She urged organisations to recognise that “well-being is very fluid and what it represents changes on a day-to-day basis”, regardless of our intersectional identities. And if organisations are to succeed in protecting employees with sustainable DE&I practices, well-being systems need to be designed with this in mind.

Adapting to a changed workplace

Covid-19 has profoundly altered the workplace. While there has been a lot of focus on the negative consequences, the potential positives are often overlooked. For disabled people, after decades of being told that remote working is too difficult, the pandemic has shown that a lot of the reasonable adjustments to support disabled people in employment and to manage their well-being are possible.

However, as we move to remote or hybrid working arrangements, a lot of the inherent workplace structures that support well-being are now absent for many. The outcomes are likely to be particularly negative for disabled people, who are often more reliant on everyday touchpoints to support emotional well-being.

Zara Todd, a disability activist, presented the view that the pandemic has offered a massive opportunity to create a more inclusive workplace. She believes we’ve arrived at a point where so many of us are struggling we’ve been forced to reflect on how we work and what good well-being really means.

“A lot of well-being is focused on trying to achieve some form of perfection or normal, rather than acknowledging that we are all diverse human beings. Our normal might be that we have coping mechanisms to manage the conditions that we have on a day-to-day basis. Being “well” is living with who you are and what conditions or impairments you have, and having choice and control over how you manage that.”

This includes cultural differences, which are another important consideration when designing an inclusive well-being programme. Different cultures have different attitudes to mental health. In certain cultures, there is a stigma around mental health, sometimes to the extent that mental health issues are considered a sign of weakness and therefore something to hide.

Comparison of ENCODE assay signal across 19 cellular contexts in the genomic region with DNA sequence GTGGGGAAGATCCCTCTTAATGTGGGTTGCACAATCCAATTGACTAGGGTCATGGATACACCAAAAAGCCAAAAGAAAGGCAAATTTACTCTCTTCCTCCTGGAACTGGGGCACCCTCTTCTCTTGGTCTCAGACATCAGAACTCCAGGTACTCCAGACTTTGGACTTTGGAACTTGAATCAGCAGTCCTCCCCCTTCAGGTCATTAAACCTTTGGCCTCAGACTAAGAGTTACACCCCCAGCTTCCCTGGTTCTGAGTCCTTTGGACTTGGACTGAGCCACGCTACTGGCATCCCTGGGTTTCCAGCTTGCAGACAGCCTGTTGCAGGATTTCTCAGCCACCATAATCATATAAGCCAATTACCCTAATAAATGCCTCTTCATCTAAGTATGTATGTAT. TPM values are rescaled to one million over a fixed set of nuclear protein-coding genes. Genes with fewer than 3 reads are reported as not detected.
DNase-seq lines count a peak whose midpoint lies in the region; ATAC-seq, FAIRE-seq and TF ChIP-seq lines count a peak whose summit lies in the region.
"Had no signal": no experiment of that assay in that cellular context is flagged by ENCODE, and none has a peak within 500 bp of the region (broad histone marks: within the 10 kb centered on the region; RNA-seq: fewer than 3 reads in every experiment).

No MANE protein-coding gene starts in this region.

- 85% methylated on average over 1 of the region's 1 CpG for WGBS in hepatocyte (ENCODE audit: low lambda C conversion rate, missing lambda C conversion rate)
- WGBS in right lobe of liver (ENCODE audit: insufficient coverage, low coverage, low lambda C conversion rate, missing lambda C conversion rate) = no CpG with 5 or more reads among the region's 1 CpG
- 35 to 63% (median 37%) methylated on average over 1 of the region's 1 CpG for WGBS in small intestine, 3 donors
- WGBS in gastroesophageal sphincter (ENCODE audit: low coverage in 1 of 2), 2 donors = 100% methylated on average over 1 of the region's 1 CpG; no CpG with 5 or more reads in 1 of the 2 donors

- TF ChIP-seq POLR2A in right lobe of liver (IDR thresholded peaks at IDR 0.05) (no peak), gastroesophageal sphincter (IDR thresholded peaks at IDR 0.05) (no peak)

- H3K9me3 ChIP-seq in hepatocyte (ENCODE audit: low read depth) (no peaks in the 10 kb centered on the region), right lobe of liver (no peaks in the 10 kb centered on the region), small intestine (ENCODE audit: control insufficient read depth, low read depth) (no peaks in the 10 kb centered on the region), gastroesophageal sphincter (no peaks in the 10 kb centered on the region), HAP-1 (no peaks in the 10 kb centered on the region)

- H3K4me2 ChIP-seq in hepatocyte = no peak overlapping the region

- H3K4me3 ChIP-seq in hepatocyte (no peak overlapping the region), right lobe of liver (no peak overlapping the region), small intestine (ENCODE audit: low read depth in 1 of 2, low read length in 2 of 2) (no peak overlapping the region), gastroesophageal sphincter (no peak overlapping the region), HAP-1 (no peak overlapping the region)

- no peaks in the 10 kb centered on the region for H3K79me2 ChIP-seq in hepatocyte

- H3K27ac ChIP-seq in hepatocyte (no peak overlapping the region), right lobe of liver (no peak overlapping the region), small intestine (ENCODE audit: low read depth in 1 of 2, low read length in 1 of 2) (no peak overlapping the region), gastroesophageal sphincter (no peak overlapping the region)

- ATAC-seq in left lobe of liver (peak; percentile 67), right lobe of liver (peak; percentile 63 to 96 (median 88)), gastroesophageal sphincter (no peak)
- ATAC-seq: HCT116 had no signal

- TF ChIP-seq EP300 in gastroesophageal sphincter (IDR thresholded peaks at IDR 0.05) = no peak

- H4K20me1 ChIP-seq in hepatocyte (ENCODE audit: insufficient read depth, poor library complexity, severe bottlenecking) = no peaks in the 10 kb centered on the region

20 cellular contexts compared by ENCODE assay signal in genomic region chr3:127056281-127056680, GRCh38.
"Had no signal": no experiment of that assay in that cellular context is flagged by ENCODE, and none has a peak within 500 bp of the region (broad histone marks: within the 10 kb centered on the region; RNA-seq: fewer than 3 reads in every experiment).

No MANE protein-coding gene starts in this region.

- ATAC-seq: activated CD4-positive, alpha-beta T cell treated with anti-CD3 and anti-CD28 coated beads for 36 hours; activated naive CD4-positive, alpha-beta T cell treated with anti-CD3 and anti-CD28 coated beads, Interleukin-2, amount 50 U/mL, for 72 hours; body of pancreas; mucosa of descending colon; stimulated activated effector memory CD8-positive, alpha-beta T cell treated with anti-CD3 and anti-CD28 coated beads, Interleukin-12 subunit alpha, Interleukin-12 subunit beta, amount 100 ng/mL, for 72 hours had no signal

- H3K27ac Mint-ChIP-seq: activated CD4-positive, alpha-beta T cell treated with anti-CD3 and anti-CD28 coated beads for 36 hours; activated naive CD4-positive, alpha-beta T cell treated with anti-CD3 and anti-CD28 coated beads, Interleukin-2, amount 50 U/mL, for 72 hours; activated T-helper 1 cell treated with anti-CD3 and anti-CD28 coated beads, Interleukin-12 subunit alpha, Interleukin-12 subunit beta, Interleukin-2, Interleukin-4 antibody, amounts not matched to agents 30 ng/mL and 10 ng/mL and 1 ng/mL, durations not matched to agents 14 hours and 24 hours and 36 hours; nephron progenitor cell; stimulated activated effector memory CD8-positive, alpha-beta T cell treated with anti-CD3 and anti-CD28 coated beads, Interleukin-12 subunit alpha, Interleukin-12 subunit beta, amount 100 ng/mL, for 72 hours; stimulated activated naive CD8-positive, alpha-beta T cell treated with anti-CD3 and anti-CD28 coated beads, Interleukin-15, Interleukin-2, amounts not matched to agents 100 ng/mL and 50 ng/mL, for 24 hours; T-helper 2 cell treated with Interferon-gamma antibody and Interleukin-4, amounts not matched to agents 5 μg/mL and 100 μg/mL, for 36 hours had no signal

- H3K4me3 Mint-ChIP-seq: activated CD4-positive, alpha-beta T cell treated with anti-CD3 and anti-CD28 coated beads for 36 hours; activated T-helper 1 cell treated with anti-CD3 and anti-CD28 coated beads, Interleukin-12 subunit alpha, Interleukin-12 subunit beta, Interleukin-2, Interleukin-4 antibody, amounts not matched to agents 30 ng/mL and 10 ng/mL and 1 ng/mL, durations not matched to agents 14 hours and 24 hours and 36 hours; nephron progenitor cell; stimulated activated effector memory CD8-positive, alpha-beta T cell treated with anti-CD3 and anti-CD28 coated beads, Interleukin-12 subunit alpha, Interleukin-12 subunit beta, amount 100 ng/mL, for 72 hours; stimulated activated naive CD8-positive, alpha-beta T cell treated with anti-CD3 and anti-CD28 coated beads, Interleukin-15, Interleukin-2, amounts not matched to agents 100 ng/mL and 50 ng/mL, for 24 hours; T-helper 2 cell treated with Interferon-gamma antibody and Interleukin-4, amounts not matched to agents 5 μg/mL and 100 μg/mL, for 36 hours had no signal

“That actually makes things harder for those who are struggling to talk openly and ask for help,” explained Michelle Leung at the webinar, “because social status is often very important.”

It is crucial to consider who will deliver a well-being programme, but also who will design it and whether or not the proposed design will support cultural nuances as part of a long-term process. “It’s so important, in my view, that a wellness programme is sustainable,” she said. “It’s not a one-off programme that you run over one or two months and that’s it. You probably won’t see any positive impact for a year or two.”

Building your inclusive wellbeing programme

To drive change, a well-being programme relies on senior leadership buy-in, but needs to be owned, practised and demonstrated by everyone in the organisation. Although progress has been slow, we have still seen important gains across DE&I. It is now up to organisations to take bold steps to implement meaningful well-being programmes that fully leverage the benefits of a diverse workforce.

Mary Ann concluded the webinar by adding: “Where spaces can’t be equitable, they are in general unable to help people be well.” 

Access the full recording of the webinar on Bond UK website: https://www.bond.org.uk/resources/inclusive-wellbeing-for-the-workforce

More resources to support your staff’s well-being:

Cigna’s Diversity and Inclusion Commitment:

https://www.cigna.com/about-us/corporate-responsibility/report/our-people/diversity-equity-and-inclusion 

 

  1. Word Health Organization. Mental disorders. https://www.who.int/news-room/fact-sheets/detail/mental-disorders. Accessed 7 January 2022.
  2. Racism is a threat to public health. https://www.ama-assn.org/delivering-care/health-equity/ama-racism-threat-public-health. Accessed 7 January 2022.